J&J’s suspension does not mean you should skip getting vaccinated

On Tuesday, the U.S. vaccination effort against COVID-19 hit a snag, as reports emerged of blood clots in recipients of the Johnson & Johnson vaccine. Federal officials recommended pausing the administration of the J&J shot until public health agencies can get a better sense of the situation.

This is obviously a setback in the U.S.’ fight to end a pandemic that has killed half a million people, sickened more than 31 million more and sent the economy spiraling. But here’s what it is not: a good reason to avoid getting vaccinated against COVID-19. Despite the kind of conspiratorial rants you may find on social media or the half-baked concerns you might hear from friends or relatives, COVID-19 vaccines overall are incredibly safe — and they’re the only way to end the pandemic.

Federal agencies’ decision to halt the J&J rollout was based on six cases of blood clots in women who had received the shot. For context, the total number of J&J shots administered in the United States is close to 7 million — meaning that, as public health officials have been saying ad nauseam for the past two days, this is an almost insignificant risk.

Still, an advisory panel to the Centers for Disease Control and Prevention decided to keep the vaccine on pause for at least another week as it gathers more data. Whenever a potential flaw is discovered in a widely-administered drug or vaccine, there is always a temptation to assume that any delay is a bad sign. In reality, the fact that the shot’s administration is being paused is a good sign, not a bad one. It means that the processes for making sure vaccines are safe are working and based on fact, not on innuendo or assumption. Public health officials’ decision to hold off on the J&J shot for now should therefore give us more confidence in the broader vaccination effort, not less. As Jonathan Reiner, a professor of medicine and surgery in the School of Medicine in Health Sciences, told CNN Wednesday, “it makes sense now to pause.”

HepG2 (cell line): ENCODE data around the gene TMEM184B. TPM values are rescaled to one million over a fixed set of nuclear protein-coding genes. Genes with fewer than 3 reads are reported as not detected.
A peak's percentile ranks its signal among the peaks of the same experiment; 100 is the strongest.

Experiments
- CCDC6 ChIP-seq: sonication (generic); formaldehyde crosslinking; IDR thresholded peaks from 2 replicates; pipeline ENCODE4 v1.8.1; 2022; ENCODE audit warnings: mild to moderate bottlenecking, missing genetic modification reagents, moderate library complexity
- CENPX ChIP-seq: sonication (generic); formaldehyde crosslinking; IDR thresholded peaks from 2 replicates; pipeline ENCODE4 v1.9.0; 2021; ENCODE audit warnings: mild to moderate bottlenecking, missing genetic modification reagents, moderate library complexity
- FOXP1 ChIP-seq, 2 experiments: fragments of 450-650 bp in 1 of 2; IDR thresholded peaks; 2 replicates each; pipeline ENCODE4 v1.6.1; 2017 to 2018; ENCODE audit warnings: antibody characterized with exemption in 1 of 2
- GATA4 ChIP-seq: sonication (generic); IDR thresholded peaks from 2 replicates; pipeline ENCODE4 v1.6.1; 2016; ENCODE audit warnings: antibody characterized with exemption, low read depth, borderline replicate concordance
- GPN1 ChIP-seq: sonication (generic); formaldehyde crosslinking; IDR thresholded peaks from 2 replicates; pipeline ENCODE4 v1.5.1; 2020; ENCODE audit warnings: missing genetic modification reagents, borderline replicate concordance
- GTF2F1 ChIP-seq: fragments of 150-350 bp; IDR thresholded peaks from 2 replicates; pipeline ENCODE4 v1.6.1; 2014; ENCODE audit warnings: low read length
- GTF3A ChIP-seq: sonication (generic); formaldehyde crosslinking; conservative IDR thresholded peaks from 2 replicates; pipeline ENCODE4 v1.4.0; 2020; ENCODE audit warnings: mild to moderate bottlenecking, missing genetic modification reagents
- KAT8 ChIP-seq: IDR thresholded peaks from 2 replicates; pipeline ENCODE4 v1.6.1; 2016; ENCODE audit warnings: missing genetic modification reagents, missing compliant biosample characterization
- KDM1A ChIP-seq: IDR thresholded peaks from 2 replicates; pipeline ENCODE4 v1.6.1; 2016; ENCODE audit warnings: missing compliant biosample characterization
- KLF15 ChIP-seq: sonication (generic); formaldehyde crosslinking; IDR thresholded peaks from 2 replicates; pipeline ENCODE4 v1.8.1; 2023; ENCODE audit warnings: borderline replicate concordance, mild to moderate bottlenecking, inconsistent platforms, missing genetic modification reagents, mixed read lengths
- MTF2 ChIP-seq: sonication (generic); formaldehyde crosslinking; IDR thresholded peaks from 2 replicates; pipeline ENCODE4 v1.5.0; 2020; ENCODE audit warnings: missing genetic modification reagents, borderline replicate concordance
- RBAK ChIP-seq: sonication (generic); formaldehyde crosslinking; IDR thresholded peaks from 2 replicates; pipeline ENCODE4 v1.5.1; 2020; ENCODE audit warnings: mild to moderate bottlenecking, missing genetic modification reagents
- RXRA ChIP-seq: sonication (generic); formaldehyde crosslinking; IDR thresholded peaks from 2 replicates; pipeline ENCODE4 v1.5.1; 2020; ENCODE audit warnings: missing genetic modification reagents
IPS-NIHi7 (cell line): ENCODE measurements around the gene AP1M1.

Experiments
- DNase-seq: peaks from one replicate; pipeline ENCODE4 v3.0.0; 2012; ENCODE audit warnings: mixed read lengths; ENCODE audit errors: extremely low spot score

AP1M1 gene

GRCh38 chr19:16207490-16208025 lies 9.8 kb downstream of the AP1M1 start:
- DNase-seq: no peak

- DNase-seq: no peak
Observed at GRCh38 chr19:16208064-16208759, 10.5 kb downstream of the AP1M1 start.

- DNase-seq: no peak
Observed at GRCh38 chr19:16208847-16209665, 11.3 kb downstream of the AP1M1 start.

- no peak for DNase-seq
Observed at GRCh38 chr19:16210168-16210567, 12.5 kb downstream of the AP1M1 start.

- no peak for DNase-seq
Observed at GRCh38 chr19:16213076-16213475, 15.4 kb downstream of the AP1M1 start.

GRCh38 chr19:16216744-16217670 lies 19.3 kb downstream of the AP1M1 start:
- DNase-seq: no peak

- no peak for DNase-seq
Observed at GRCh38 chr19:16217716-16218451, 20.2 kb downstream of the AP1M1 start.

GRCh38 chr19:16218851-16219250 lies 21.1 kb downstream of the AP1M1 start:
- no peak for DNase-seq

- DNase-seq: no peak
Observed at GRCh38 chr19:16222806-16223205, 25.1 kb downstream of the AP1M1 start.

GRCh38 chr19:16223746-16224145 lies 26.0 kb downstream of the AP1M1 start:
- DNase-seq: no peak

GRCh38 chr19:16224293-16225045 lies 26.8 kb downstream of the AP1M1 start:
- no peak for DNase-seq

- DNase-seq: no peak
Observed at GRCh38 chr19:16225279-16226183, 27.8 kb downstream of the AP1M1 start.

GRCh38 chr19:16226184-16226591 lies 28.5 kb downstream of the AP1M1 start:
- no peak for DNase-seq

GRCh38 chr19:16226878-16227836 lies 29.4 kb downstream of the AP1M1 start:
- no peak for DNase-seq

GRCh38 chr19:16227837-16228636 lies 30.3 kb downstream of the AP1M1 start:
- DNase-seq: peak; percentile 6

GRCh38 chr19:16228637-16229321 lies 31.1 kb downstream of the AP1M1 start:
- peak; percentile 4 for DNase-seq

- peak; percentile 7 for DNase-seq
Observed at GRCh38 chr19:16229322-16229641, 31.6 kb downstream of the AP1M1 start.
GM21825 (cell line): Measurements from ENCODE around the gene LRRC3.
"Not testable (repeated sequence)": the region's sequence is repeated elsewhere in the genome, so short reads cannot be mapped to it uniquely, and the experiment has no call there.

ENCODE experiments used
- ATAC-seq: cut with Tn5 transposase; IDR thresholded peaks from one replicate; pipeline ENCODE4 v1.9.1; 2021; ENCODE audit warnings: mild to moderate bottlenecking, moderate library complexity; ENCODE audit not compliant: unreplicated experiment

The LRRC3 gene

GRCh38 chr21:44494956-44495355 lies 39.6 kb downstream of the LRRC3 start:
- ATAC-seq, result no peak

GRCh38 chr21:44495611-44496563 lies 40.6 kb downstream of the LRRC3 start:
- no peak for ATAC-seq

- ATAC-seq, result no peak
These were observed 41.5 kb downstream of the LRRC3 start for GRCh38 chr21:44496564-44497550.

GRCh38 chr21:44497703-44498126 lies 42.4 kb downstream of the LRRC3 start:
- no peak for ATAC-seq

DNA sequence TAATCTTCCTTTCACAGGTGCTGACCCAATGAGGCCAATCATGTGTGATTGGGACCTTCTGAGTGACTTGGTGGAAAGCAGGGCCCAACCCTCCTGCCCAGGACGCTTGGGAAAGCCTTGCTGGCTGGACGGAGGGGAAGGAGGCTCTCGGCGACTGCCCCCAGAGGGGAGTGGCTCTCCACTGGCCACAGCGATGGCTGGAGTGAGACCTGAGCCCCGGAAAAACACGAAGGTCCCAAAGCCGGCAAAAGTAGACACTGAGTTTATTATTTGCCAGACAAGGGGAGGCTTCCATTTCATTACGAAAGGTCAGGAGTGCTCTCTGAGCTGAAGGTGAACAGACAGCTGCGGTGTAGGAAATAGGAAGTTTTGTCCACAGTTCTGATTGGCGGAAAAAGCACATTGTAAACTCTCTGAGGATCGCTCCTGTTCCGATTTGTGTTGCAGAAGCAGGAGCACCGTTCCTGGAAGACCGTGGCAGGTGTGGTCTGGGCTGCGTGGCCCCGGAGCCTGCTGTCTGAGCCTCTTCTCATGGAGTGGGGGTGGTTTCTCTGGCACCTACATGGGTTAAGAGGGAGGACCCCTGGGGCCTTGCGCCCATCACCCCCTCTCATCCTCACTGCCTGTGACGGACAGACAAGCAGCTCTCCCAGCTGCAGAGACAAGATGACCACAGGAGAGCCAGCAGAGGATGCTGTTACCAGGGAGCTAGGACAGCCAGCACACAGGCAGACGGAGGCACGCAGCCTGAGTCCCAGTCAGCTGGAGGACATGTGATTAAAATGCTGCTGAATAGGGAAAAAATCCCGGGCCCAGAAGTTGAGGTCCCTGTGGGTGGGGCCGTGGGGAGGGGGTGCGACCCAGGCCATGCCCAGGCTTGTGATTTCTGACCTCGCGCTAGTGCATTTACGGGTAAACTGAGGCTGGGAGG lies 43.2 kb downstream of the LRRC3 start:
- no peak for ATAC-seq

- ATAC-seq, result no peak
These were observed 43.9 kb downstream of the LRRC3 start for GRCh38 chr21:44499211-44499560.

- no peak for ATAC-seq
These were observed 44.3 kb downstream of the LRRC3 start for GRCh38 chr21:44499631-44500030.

It is also worth noting that the J&J vaccine has comprised only about 5 percent of the total COVID-19 shots administered in the United States. The other 95 percent has been either the Pfizer-BioNTech or Moderna vaccines. This means that, in addition to the potential adverse effects from J&J making up an extraordinarily low percentage of recipients, the type of shot itself is barely a blip in the total vaccination effort right now.

Vaccine hesitancy already poses a colossal obstacle to achieving herd immunity and stamping out the pandemic. While the headlines talking about the literally one-in-a-million chance of an adverse effect from one vaccine may be frightening, students should not give in to conspiratorial thinking and use this as an excuse to avoid getting vaccinated at all. Students should get whichever vaccine is available to them as soon as they are eligible to get it. That’s the only way the pandemic can end.

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